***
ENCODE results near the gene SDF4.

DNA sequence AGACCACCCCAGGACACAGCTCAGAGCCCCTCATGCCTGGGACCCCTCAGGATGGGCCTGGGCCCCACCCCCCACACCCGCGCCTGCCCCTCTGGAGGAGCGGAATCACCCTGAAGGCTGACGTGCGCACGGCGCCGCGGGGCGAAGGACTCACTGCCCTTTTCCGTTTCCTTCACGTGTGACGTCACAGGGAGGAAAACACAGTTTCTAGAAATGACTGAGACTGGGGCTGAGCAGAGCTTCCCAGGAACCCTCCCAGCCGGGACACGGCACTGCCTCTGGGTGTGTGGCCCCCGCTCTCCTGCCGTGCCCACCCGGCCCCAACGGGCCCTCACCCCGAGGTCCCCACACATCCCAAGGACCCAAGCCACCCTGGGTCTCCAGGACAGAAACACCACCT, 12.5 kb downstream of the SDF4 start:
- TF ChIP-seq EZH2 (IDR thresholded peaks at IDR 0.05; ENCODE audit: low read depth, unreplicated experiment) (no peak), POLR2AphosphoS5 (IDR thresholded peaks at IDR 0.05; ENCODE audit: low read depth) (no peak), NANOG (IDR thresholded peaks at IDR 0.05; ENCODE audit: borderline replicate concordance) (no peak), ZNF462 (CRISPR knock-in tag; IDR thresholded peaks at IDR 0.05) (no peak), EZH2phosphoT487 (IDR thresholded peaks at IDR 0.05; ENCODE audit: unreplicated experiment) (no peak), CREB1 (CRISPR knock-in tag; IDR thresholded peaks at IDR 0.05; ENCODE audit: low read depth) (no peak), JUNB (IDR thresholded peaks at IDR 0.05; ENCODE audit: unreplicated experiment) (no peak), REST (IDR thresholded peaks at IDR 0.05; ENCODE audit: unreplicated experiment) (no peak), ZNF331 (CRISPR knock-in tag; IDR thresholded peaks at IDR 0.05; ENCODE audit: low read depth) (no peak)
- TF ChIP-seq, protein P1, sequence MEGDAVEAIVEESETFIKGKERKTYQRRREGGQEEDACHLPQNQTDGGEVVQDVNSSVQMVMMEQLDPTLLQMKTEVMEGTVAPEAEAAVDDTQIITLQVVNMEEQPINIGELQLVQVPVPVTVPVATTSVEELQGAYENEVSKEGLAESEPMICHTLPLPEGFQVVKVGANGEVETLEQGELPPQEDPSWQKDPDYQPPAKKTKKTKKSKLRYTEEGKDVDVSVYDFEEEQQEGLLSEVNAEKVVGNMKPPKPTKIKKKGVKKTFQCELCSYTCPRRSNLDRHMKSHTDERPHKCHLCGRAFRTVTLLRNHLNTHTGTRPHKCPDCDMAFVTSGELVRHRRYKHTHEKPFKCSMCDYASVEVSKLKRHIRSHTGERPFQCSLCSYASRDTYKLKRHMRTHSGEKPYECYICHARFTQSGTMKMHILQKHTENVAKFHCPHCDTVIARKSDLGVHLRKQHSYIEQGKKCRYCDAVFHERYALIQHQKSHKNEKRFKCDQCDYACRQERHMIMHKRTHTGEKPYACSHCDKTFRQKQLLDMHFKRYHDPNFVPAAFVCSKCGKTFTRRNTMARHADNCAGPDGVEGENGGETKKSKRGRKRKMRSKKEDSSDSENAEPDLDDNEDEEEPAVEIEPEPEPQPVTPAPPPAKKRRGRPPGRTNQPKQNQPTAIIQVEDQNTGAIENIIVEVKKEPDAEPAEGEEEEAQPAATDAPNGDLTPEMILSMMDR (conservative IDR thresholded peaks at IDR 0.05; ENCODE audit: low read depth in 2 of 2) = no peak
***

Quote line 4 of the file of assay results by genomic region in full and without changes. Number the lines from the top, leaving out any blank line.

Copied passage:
- TF ChIP-seq, protein P1, sequence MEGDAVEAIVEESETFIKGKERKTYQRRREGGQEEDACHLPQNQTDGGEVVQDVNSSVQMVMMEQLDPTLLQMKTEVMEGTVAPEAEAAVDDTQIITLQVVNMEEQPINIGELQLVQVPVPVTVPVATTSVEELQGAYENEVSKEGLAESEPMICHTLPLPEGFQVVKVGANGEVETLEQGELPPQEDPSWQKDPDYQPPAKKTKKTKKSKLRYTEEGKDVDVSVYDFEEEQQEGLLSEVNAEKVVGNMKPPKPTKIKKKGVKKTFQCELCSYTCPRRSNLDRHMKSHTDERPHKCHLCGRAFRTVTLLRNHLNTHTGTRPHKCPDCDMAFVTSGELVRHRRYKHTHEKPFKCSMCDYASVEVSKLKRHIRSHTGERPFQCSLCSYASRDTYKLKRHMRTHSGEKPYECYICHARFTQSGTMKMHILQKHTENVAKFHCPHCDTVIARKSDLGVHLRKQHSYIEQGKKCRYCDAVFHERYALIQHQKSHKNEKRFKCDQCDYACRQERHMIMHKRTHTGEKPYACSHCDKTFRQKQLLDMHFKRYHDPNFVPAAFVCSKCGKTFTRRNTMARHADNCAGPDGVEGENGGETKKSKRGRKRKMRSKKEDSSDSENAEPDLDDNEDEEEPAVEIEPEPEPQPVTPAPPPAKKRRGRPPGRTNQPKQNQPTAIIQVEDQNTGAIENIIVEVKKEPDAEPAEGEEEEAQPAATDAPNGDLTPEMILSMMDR (conservative IDR thresholded peaks at IDR 0.05; ENCODE audit: low read depth in 2 of 2) = no peak